The last rites of a coronavirus victim
Some quarters of Sri Lankans are indulging in a needlessly-caused and equally stubbornly promoted debate over the funeral managements of the Muslim COVID-19 victims. Last week, a 64-year-old Muslim man from Kochchikade, the second locally reported coronavirus related death, was cremated under the standard operating procedure (SOP) adopted by the Ministry of Health on the disposal of dead bodies related to the virus. The local guidelines restricted the viewing of the body, banned public funerals and washing of the body and mandated compulsory cremation. Burial was not given as an option in the original circular.
The move provoked vocal protests by the Muslim community leaders and civil society groups who have demanded that the Muslims be allowed to bury their loved ones in accordance with Islamic burial rites.
SLMC leader Rauff Hakeem who first raised concerns argued that it was “unfortunate, regrettable and of course reprehensible that the Janaza of the Negombo Victim of the COVID 19 virus had been cremated without permitting the burial as is ordained in our faith.”
In the same week, a second Muslim man from Maradana died due to complications from the coronavirus infection and was also cremated.
As of noon yesterday (6), there were five coronavirus-related deaths and 176 confirmed cases in the country.
After the last week’s controversy over the mandatory cremation, the Ministry of Health issued a fresh update on its Provisional Clinical Practice Guidelines on COVID-19 Suspected and Confirmed patients, requiring that the disposal of bodies of patients who succumbed to the coronavirus should exclusively be through cremation.
Whereas, Muslims community leaders and civil rights groups have argued that the World Health Organization (WHO) guidelines, which the local health officials claim to be following, also allow for both cremation and burial of the dead.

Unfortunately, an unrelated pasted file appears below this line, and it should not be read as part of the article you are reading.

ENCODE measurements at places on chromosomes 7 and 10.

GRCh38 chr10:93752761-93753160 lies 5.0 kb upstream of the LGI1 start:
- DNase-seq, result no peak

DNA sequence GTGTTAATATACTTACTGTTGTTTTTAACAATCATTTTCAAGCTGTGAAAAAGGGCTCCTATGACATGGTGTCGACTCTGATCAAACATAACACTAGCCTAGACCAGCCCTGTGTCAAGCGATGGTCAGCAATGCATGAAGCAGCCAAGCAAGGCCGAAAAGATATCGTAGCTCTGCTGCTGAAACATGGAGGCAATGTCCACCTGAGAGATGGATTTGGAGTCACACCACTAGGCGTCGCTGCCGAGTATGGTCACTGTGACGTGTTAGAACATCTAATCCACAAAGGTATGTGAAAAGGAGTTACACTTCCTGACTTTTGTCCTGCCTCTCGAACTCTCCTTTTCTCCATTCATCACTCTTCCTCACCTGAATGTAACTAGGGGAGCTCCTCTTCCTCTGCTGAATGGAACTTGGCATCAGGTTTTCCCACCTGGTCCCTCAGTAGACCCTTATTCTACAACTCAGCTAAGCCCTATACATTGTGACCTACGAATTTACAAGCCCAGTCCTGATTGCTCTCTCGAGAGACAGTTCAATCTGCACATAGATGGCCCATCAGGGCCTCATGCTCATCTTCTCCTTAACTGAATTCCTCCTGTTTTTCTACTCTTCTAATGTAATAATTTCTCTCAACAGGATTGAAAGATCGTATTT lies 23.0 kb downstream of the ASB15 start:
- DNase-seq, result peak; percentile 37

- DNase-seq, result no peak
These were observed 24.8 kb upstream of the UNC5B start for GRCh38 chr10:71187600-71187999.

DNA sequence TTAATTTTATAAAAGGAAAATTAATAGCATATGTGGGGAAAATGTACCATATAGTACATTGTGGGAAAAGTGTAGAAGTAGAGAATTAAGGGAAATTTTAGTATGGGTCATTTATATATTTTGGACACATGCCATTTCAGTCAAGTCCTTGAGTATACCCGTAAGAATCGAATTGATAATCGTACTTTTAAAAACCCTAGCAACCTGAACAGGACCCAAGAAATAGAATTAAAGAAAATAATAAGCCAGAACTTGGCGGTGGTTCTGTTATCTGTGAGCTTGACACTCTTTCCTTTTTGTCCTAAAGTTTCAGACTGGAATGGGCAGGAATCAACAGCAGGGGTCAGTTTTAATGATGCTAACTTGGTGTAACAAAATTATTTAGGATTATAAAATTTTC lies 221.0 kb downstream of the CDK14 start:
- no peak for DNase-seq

WHO’s Interim guidelines issued on March 24 on ‘the infection prevention and control for the safe management of a dead body in the context of COVID-19’ states, “people who have died from COVID-19 can be buried or cremated”
It also adds that the funeral management practices may “confirm to national and local requirements that may dictate the handling and disposition of the remains” and family and friends may view the body after it has been prepared for burial, in accordance with customs.”
“They should not touch or kiss the body and should wash hands thoroughly with soap and water after the viewing…”
Director General of Health Services, Dr Anil Jasinghe has defended the local procedure, stating that the burial is not feasible due to the high water table and possible seepage of water into the grave. He has also argued that burial would complicate the funeral management process, requiring the remains to be transported over a long distance, effectively leading to possible contamination. Whereas the current standard operating procedure requires the cremation at the nearest crematorium.
However, last week, the Government Medical Officers Association (GMOA), which represents government doctors ventured into the debate and called on the Director-General of Health Services, Dr Jasinghe to consult experts in the relevant field to decide on the best course of practice on the disposal of bodies of those who succumbed to the Coronavirus. The GMOA noted that the local Quarantine Act and the WHO guidelines allowed the option of both cremation and burial as methods of disposal of bodies.